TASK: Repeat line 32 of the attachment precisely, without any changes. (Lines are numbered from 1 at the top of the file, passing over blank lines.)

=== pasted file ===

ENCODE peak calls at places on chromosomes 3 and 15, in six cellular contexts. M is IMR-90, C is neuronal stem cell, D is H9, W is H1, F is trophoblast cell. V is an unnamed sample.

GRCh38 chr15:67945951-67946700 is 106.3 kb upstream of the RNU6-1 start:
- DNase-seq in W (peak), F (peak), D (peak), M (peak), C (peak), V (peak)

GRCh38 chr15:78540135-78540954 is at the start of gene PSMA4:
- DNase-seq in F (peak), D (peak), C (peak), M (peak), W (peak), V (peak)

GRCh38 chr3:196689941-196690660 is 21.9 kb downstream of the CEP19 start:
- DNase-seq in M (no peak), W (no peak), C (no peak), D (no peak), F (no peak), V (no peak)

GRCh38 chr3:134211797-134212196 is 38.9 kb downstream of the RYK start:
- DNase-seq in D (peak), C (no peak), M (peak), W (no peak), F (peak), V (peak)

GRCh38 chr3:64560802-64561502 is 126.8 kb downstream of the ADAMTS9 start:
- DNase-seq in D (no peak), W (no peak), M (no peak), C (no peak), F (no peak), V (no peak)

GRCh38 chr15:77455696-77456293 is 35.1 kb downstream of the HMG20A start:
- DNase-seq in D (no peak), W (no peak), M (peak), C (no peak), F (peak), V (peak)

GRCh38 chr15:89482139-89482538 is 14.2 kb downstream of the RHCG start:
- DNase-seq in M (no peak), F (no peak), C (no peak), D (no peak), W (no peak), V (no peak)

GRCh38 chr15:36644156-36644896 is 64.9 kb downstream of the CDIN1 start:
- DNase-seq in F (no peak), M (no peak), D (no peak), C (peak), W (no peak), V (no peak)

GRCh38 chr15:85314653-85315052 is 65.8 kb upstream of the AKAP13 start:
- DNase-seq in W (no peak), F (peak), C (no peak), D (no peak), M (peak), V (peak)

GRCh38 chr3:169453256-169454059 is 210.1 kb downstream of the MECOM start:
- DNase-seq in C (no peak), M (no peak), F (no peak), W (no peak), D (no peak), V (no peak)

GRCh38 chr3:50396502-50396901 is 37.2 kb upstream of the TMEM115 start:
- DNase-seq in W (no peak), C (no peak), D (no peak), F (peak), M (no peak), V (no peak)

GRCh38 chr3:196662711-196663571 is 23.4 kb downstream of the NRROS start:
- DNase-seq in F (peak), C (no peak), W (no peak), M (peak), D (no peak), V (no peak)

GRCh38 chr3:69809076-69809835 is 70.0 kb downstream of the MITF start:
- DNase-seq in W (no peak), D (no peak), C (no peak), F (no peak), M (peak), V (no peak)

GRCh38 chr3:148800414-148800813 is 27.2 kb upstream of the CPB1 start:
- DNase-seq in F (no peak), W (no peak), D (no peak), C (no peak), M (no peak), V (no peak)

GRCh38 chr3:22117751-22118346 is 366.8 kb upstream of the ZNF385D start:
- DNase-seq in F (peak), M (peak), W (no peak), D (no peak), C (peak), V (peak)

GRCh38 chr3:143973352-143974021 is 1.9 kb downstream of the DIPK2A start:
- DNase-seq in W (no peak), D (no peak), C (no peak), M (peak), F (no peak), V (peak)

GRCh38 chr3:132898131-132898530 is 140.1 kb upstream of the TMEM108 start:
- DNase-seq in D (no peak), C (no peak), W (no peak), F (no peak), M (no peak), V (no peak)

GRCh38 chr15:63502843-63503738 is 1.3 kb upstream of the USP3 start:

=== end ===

GRCh38 chr3:143973352-143974021 is 1.9 kb downstream of the DIPK2A start: